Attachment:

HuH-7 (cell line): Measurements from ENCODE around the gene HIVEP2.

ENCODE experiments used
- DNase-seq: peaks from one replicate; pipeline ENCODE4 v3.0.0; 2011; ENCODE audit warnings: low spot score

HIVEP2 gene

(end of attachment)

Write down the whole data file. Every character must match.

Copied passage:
HuH-7 (cell line): Measurements from ENCODE around the gene HIVEP2.

ENCODE experiments used
- DNase-seq: peaks from one replicate; pipeline ENCODE4 v3.0.0; 2011; ENCODE audit warnings: low spot score

HIVEP2 gene